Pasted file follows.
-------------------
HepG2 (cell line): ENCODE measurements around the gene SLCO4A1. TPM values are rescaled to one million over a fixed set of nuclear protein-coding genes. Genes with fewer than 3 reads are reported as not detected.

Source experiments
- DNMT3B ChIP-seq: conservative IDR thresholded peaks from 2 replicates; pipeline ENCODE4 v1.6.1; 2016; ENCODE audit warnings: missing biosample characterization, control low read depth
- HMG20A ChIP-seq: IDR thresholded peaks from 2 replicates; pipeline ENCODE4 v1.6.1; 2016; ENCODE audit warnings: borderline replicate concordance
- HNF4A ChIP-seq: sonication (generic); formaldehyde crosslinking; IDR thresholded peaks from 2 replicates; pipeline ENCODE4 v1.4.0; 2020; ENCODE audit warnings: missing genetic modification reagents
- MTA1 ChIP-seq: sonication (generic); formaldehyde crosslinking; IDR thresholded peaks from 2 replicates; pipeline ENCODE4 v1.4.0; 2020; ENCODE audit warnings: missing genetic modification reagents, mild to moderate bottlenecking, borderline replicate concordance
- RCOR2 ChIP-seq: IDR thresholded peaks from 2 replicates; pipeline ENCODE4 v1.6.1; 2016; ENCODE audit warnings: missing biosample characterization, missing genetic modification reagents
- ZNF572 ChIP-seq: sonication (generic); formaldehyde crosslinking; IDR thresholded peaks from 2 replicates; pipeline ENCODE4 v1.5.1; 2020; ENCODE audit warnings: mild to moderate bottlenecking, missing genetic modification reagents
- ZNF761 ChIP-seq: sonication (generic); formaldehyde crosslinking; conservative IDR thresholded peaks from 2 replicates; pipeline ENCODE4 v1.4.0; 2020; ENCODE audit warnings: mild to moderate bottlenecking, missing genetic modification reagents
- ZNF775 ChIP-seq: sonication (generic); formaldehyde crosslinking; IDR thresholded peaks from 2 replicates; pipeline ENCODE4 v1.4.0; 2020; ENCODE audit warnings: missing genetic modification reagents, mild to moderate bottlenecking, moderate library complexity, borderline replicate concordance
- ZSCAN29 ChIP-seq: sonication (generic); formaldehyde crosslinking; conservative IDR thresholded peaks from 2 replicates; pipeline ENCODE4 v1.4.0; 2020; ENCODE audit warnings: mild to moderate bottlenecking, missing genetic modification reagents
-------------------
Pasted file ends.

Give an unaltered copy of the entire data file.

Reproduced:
HepG2 (cell line): ENCODE measurements around the gene SLCO4A1. TPM values are rescaled to one million over a fixed set of nuclear protein-coding genes. Genes with fewer than 3 reads are reported as not detected.

Source experiments
- DNMT3B ChIP-seq: conservative IDR thresholded peaks from 2 replicates; pipeline ENCODE4 v1.6.1; 2016; ENCODE audit warnings: missing biosample characterization, control low read depth
- HMG20A ChIP-seq: IDR thresholded peaks from 2 replicates; pipeline ENCODE4 v1.6.1; 2016; ENCODE audit warnings: borderline replicate concordance
- HNF4A ChIP-seq: sonication (generic); formaldehyde crosslinking; IDR thresholded peaks from 2 replicates; pipeline ENCODE4 v1.4.0; 2020; ENCODE audit warnings: missing genetic modification reagents
- MTA1 ChIP-seq: sonication (generic); formaldehyde crosslinking; IDR thresholded peaks from 2 replicates; pipeline ENCODE4 v1.4.0; 2020; ENCODE audit warnings: missing genetic modification reagents, mild to moderate bottlenecking, borderline replicate concordance
- RCOR2 ChIP-seq: IDR thresholded peaks from 2 replicates; pipeline ENCODE4 v1.6.1; 2016; ENCODE audit warnings: missing biosample characterization, missing genetic modification reagents
- ZNF572 ChIP-seq: sonication (generic); formaldehyde crosslinking; IDR thresholded peaks from 2 replicates; pipeline ENCODE4 v1.5.1; 2020; ENCODE audit warnings: mild to moderate bottlenecking, missing genetic modification reagents
- ZNF761 ChIP-seq: sonication (generic); formaldehyde crosslinking; conservative IDR thresholded peaks from 2 replicates; pipeline ENCODE4 v1.4.0; 2020; ENCODE audit warnings: mild to moderate bottlenecking, missing genetic modification reagents
- ZNF775 ChIP-seq: sonication (generic); formaldehyde crosslinking; IDR thresholded peaks from 2 replicates; pipeline ENCODE4 v1.4.0; 2020; ENCODE audit warnings: missing genetic modification reagents, mild to moderate bottlenecking, moderate library complexity, borderline replicate concordance
- ZSCAN29 ChIP-seq: sonication (generic); formaldehyde crosslinking; conservative IDR thresholded peaks from 2 replicates; pipeline ENCODE4 v1.4.0; 2020; ENCODE audit warnings: mild to moderate bottlenecking, missing genetic modification reagents